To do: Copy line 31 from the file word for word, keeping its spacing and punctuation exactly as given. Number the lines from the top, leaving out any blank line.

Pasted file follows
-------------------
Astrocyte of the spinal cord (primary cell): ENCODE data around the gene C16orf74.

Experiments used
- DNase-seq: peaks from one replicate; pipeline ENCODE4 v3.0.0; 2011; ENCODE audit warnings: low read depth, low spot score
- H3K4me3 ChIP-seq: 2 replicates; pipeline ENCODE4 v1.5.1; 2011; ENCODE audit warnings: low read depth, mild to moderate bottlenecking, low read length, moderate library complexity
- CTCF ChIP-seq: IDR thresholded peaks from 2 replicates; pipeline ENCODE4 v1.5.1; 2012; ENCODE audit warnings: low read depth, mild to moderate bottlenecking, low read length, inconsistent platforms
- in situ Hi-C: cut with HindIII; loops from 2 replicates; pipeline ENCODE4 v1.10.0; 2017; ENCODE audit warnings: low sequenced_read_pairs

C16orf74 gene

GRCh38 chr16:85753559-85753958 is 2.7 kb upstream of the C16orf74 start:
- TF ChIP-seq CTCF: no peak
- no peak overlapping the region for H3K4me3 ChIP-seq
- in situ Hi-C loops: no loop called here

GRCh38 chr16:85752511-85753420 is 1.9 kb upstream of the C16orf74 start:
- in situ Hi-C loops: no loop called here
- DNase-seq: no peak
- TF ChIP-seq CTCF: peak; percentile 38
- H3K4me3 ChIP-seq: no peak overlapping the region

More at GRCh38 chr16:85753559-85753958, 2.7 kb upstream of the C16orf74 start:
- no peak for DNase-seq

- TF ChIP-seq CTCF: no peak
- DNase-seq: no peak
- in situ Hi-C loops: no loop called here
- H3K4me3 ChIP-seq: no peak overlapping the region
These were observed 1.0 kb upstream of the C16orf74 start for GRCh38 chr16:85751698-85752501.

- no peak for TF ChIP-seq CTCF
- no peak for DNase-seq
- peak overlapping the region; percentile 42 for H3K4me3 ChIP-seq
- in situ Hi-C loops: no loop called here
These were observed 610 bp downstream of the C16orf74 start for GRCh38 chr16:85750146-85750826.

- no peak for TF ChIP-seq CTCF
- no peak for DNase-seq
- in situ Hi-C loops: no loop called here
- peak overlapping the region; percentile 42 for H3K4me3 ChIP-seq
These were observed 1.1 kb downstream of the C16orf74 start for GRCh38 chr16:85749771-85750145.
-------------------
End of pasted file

- in situ Hi-C loops: no loop called here